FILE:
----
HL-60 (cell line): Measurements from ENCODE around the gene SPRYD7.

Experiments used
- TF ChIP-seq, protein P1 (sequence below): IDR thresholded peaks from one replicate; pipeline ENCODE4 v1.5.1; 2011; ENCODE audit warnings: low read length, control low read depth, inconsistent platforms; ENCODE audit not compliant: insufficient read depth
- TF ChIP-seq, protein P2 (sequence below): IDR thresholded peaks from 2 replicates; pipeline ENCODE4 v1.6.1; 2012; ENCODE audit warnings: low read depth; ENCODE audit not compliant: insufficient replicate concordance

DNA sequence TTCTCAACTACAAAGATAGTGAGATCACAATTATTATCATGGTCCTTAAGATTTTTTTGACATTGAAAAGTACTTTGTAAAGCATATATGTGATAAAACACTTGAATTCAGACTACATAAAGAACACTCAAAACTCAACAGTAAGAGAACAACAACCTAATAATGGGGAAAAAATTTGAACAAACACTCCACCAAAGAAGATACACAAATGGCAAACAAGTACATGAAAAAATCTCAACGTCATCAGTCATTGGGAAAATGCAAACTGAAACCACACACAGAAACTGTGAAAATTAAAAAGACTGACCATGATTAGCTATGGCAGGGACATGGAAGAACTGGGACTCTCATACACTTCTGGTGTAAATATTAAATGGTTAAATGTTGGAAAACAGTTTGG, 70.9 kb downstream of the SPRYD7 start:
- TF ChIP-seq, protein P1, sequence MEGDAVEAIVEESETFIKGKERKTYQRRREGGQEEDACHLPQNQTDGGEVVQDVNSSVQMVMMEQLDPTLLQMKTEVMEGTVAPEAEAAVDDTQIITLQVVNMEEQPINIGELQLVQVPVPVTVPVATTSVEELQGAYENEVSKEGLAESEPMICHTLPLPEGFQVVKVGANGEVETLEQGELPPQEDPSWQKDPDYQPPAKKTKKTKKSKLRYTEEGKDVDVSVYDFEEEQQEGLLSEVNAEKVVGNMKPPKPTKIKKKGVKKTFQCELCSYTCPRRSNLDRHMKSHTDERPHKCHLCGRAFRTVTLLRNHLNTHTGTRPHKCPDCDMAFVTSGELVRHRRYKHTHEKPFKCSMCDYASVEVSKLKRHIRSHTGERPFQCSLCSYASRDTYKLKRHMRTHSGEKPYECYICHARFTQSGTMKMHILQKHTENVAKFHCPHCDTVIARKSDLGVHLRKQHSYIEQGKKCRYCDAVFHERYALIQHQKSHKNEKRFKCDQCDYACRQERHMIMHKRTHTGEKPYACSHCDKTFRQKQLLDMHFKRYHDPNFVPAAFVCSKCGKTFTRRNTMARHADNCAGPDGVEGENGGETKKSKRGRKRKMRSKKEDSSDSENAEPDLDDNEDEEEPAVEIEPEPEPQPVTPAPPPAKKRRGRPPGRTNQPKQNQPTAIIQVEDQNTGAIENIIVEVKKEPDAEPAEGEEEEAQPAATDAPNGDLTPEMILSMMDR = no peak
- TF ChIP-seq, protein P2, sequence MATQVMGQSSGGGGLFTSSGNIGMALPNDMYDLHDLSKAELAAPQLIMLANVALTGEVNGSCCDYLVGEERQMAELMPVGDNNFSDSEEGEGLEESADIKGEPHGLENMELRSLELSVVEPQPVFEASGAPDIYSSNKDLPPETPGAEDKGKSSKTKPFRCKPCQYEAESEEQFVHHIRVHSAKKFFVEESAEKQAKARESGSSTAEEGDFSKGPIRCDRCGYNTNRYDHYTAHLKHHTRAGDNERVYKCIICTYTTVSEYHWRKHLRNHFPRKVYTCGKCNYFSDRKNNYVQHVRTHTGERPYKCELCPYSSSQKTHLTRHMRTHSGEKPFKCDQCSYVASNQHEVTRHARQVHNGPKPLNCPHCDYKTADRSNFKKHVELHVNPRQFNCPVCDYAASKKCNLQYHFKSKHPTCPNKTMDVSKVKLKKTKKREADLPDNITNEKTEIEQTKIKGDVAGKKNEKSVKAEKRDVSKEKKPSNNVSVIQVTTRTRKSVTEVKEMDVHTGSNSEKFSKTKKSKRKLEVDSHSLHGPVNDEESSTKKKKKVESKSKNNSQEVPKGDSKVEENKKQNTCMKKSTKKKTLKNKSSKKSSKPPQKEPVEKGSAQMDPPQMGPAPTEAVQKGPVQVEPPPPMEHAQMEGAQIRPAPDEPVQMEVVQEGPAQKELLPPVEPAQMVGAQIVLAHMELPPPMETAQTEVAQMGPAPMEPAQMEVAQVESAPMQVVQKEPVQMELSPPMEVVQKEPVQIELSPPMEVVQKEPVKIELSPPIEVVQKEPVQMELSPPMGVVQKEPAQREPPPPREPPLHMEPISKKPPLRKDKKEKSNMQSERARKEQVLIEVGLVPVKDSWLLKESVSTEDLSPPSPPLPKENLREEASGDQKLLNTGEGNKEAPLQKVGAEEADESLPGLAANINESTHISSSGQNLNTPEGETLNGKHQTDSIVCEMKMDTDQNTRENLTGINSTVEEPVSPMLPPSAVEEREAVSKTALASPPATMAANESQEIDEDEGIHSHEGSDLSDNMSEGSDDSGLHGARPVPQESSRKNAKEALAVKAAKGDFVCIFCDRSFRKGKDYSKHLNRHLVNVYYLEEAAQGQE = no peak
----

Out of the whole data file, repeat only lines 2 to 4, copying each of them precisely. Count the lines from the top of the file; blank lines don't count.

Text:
Experiments used
- TF ChIP-seq, protein P1 (sequence below): IDR thresholded peaks from one replicate; pipeline ENCODE4 v1.5.1; 2011; ENCODE audit warnings: low read length, control low read depth, inconsistent platforms; ENCODE audit not compliant: insufficient read depth
- TF ChIP-seq, protein P2 (sequence below): IDR thresholded peaks from 2 replicates; pipeline ENCODE4 v1.6.1; 2012; ENCODE audit warnings: low read depth; ENCODE audit not compliant: insufficient replicate concordance